How woke are you? Added to the Oxford English Dictionary in 2017, it’s clear that the word ‘woke’ is significant. The conservative redefinition of ‘woke’ has made the term more popular than ever. The question is what, exactly, is the meaning of woke? That’s what many have been Googling, with ‘woke meaning’ and ‘what does woke mean?’ trending search terms throughout the year.
Woke definition: what does woke mean?
In its modern-day, politicised context, ‘woke’ is defined by the OED as ‘originally: well-informed, up-to-date. Now chiefly: alert to racial or social discrimination and injustice’. The Urban Dictionary, meanwhile, explains that ‘being woke means being aware… knowing what’s going on in the community (related to racism and social injustice)’.
Today, ‘woke’ is now best known as a negative political buzzword used to describe anything deemed too liberal or progressive.
What does woke stand for?
The word ‘woke’ is not an acronym, so the letters do not stand for separate words. Again, in simple terms, woke means you are ‘alert to racial prejudice and discrimination’. In today’s world, it embodies a broader awareness of social inequalities.
What does woke mean in slang?
Woke is not always used in a slang setting, but some of the offered definitions lack formality.
One example deriving from Urban Dictionary reads, ‘An oxymoron term used to describe the many indoctrinated and radically left-wing people of today’s world who are obsessed with jumping on whatever mainstream bandwagon is necessary to feel included.’
Another writes how it is most commonly used as an ‘insult aimed towards people with progressive ideals’.
The history of the word ‘woke’
‘Woke’ follows a long history of words and phrases that liken the gaining of knowledge to sleep and/or sight. Everyone from angry politicians to conspiracy theorists have told the world they’re ‘blind to the truth’ or that they need to ‘open their eyes’, and rap music with a political message is widely known as ‘conscious’ hip-hop. ‘Woke’ is a natural successor to these, but its grammatical quirk is a product of AAVE (African-American Vernacular English) which through the ambiguity of its tense, implies being woke is a state of mind rooted in the past. The implication is that once someone has become woke, they can’t easily go back to sleep. For instance, people describe themselves as ‘being woke’ as opposed to ‘being awake’ or having ‘woke up’.
Like most words, the history of woke is a surprisingly long one. The word was first used in the 1800s but back then, it only meant the act of not being asleep. Fast forward a few centuries and the first recorded use of ‘woke’ in its politically conscious incarnation was via a N.Y. Times Magazine glossary of ‘phrases and words you might hear today in Harlem’ in 1962. The glossary was alongside an article on African-American street slang by black novelist William Melvin Kelley, and his explanation of ‘woke’ was the ‘well-informed, up-to-date’ definition the OED uses today. In 1972, Barry Beckham’s play Garvey Lives! includes a character claiming he’ll ‘stay woke’ using the work of Jamaican activist leader Marcus Garvey: ‘I been sleeping all my life. And now that Mr. Garvey done woke me up, I’m gon stay woke. And I’m gon’ help him wake up other black folk’.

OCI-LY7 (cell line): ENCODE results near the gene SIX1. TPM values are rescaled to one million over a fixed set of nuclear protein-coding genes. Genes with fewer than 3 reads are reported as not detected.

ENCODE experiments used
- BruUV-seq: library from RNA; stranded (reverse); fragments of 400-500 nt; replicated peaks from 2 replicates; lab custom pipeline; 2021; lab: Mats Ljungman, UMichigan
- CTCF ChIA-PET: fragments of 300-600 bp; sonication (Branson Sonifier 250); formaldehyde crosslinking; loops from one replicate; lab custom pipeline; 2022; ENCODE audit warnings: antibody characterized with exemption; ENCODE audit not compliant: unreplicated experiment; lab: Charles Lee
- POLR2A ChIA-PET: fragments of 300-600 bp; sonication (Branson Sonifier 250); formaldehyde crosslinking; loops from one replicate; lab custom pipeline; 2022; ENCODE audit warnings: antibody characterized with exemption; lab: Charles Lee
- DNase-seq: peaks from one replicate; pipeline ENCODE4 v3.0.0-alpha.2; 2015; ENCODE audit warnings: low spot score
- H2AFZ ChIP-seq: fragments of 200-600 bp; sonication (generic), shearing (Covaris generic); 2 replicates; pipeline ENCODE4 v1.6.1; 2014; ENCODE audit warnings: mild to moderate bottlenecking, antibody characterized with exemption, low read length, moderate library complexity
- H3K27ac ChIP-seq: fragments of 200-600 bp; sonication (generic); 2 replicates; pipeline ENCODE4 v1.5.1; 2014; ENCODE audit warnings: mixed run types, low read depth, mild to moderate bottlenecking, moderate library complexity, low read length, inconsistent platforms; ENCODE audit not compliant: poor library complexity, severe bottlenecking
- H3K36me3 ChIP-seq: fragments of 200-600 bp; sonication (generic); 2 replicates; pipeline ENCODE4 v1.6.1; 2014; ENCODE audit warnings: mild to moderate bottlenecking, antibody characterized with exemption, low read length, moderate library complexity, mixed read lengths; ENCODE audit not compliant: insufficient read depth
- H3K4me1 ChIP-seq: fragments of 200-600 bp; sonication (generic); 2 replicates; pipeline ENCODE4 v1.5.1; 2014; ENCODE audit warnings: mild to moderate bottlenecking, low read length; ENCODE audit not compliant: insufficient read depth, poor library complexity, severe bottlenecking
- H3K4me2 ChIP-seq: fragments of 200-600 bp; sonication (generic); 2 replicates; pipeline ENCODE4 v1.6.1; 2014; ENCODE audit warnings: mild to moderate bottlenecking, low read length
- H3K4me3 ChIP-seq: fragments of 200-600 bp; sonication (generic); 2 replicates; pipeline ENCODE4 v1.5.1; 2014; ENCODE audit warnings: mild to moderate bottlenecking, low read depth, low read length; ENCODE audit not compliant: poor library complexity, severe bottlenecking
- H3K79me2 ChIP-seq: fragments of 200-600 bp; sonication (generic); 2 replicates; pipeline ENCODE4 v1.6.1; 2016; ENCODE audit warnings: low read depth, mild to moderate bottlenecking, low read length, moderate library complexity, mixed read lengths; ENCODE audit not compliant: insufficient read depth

For years ‘woke’ was widely used as slang by African-American communities. Then, in 2008, singer Erykah Badu brought it back into mainstream public consciousness when she used ‘I stay woke’ in her song Master Teacher. The #staywoke hashtag was first used on Twitter in 2009, although it took two more years before anyone used ‘stay woke’ to mean something beyond not being asleep. In the years since, both the word and the phrase ‘stay woke’ have taken on a life of their own. Coinciding with high profile deaths of African-Americans at the hands of the police, the rise of Black Lives Matter, and a growing sense of racial injustice across the US, ‘woke’ became a proclamation of awareness—a word that recognised that the political system isn’t fair. Staying woke was a way for people of all races to use shorthand in calling out society’s racial ills, but also served as a one-word way of encouraging people to pay political attention. Erykah herself used ‘stay woke’ in a tweet supporting Russian feminist dissidents Pussy Riot.
Woke in popular culture and politics – how is woke used?
Over time however, the usage of ‘woke’ has shifted. On the one hand, the word has been appropriated and subsequently watered down by people who aren’t the politicised African American communities who originated the term. You can find ‘How Woke Are You?’ quizzes, famous white men christened ‘woke baes’ for speaking up against sexism or racism, and ‘woke-o-meter’ rankings of those celebrities deemed particularly woke (all of whom, of course, are white).